—Jose Malone’s, Troy, N.Y.

Black Bean Wrap with avocado, roasted red bell pepper, pico de gallo, asadero cheese, spinach and chipotle honey
—Artesian Restaurant, Ojo Caliente, N.M.

6. Ancho

This dried version of the poblano brings a sweet, smoky savor that’s slightly reminiscent of raisins. Its heat is mild to medium-hot, which makes it an appealing entry-level chile.
Try This:

  • Powdered anchos make a tasty, colorful “dust” or part of a rub for seasoning a variety of different foods.
  • Add ancho chiles to salsa to bring smoky flavor and depth.

Menu Examples
MC Signature 6-oz. Pepper Crusted Beef Tenderloin, served with ancho chile bourbon sauce
—Michael’s Cuisine, Fort Worth, Texas

Chipotle Chicken Panini: Antibiotic-free chicken, applewood-smoked bacon, smoked cheddar cheese, vine-ripened tomatoes and ancho-chipotle spread, grilled on freshly baked French bread
—Panera Bread

7. Shishito & Padrón

These similar small, thin-walled oblong peppers have been showing up blistered on small-plates menus. Generally speaking, Padróns are a little smokier, but both can vary in spiciness. The element of surprise is one of the reasons fans seek them out.

Try This:

  • Fold into potato or grain salad to stretch the bell-ringer—and add punch to the salad.
  • Ramp up the flavor with a soy-ginger or miso marinade or sauce; toss with panko crumbs for added texture.

Menu Examples
Fried Cheese & Roasted Shishito Peppers with cheddar curds and orange-habanero jam
—Linger, Denver

Okra & Peppers: Okra chips, Padrón peppers, tomato hollandaise, sun-dried tomatoes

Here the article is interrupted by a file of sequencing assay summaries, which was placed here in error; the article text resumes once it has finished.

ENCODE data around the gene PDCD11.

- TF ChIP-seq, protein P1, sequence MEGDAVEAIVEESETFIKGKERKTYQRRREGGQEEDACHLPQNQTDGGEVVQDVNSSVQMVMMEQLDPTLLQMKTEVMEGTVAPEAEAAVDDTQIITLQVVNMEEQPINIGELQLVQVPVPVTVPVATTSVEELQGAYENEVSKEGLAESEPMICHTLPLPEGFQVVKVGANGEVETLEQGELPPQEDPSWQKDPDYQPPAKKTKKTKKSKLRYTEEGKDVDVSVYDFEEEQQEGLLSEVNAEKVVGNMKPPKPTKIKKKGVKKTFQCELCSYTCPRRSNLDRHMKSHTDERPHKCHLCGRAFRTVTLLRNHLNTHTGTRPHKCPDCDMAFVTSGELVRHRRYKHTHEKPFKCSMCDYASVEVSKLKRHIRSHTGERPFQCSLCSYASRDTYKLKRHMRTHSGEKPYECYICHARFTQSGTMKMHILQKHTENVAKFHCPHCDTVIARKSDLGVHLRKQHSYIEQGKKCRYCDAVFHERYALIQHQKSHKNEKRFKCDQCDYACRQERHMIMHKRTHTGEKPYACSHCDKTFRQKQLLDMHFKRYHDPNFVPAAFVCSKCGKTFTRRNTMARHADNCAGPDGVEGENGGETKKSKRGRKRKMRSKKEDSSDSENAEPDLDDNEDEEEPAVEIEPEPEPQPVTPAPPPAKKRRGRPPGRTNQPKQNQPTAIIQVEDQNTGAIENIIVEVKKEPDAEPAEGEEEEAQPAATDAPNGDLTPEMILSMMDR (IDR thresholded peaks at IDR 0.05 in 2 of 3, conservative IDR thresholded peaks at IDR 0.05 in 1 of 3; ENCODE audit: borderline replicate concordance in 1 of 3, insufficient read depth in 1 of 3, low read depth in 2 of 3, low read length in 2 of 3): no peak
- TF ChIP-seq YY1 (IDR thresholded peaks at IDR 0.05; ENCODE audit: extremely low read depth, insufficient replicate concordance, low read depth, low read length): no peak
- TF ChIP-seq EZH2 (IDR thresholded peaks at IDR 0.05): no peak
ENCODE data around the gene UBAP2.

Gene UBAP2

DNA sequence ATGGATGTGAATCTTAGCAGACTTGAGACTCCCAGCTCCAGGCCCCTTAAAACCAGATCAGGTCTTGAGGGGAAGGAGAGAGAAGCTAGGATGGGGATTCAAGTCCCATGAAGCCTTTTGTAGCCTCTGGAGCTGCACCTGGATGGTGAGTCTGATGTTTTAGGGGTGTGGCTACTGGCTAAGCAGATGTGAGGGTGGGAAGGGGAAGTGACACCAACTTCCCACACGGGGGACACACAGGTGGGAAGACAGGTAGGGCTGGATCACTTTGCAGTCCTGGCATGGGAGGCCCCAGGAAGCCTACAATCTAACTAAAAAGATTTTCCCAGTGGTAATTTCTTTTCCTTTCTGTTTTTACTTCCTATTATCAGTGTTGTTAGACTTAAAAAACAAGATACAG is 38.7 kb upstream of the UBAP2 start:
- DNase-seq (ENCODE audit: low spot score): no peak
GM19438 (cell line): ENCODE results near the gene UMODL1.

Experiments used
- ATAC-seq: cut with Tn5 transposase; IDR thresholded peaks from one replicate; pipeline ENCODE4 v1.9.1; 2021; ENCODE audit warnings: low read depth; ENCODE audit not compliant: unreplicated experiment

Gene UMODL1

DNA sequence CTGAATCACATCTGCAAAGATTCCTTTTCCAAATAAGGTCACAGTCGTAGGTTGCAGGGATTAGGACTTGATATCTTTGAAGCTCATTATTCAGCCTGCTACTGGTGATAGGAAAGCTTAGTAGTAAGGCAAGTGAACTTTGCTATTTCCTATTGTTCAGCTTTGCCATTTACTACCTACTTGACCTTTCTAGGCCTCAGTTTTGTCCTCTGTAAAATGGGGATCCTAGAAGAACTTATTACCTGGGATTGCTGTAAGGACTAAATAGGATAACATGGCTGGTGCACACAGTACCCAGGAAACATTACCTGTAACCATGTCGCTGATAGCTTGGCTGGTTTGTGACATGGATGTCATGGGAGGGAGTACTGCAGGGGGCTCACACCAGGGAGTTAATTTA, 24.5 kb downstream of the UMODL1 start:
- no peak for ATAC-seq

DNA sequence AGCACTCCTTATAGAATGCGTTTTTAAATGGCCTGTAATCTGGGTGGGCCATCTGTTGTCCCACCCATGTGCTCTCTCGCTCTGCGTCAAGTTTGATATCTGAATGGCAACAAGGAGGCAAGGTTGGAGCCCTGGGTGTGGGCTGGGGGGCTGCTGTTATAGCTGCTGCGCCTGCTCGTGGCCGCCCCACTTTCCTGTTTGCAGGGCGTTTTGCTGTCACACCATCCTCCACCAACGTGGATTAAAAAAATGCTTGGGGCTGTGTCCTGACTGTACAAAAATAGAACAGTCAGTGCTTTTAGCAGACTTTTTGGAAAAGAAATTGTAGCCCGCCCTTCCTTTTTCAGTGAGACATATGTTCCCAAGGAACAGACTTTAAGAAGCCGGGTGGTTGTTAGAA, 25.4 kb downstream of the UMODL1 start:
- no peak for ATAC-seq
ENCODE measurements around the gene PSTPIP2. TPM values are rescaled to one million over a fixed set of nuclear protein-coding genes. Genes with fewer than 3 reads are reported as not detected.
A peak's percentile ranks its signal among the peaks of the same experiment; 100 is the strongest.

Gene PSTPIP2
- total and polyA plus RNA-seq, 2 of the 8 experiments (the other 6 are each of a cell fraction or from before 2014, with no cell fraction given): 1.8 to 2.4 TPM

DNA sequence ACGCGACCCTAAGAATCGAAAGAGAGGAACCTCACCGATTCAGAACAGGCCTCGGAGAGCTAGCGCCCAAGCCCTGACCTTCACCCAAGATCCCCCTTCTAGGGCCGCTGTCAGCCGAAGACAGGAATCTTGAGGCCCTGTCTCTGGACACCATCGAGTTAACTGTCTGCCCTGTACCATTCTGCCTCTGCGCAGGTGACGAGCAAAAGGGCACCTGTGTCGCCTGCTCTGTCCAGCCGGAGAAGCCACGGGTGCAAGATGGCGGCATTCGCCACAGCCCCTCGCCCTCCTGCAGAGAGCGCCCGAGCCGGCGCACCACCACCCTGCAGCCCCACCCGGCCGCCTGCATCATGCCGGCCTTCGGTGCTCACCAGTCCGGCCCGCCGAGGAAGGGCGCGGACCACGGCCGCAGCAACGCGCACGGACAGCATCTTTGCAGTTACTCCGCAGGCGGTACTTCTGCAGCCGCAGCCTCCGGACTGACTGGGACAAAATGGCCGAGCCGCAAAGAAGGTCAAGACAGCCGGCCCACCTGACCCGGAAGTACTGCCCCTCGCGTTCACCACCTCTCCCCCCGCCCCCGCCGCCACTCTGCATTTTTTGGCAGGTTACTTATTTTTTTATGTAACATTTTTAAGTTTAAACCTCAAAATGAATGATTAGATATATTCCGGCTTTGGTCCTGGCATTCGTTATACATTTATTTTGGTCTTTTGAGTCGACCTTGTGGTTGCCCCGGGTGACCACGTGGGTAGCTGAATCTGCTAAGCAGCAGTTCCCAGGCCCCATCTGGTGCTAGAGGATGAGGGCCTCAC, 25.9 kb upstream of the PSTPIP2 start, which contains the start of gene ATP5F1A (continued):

—Justin’s, Santa Clara, Calif.

8. Cubanelle

Considered a sweet pepper, this mildly tingly, bright red chile is crossing over from its Puerto Rican and Dominican roots.

Try This:

  • Cubanelles are just the right size and piquancy for stuffing as a finger food or in multiples for an entrée.
  • Cook and purée into a sauce for poached eggs.

Menu Examples
Pineapple Vinegar Mussels: Lime, cilantro and cubanelle pepper, served over crispy papas fritas
—Brazo, Portsmouth, N.H.

Gemelli: Squid ink pasta, calamari Bolognese, cubanelle pepper, citrus
—T.W. Food, Cambridge, Mass.

9. Aleppo Pepper

Named after the Syrian city (and also known as the halaby pepper), this spicy, almost tart pepper is most often dried and crushed, and is widely used in Syrian and Turkish cuisine.

Try This:

  • Dust shrimp, chicken, kebabs or scallops with Aleppo before sautéing for a Middle Eastern flavor burst.
  • Add to hummus or smoked eggplant dip.

Menu Examples
Schnitzel Sandwich: White-meat chicken, Aleppo roasted red peppers, roasted garlic aïoli, kaleslaw, toasted ciabatta
—Spreads Sandwich Shop, N.Y.

Aleppo Roasted Pork with shallot vinaigrette
—Bristol Bar & Grille, Louisville, Ky.

10. Thai Chile

The popularity of Southeast Asian cuisine has brought this small, thin-skinned, very hot red or green pepper into the public eye. In its dry form, a hooked shape (similar to a bird’s beak) gives it the name bird chile, although the moniker is used very loosely.

Try This:

  • Add to mussels with coconut milk or dashi, lemon grass and other Asian flavors.
  • Sauté with mint and lime to dress crispy Brussels sprouts.

Menu Examples
Striped Jack Crudo: Radish, bird chile, lemon vinegar
—Nico Osteria, Chicago

Crispy Rice, Thai herbs, Red Boat fish sauce, crispy shallot, Thai bird chile
—Umai Mi, San Antonio, Texas


About The Author

Joan Lang

A freelance writer and editor living in the Portland, Maine, area, Joan Lang has been writing about food for more than 30 years, beginning her career in the financial and B2B press. She formed her own food and editorial consulting firm, Full Plate Communications, in 1989. She is a graduate of the New York Restaurant School and holds degrees in architecture and journalism.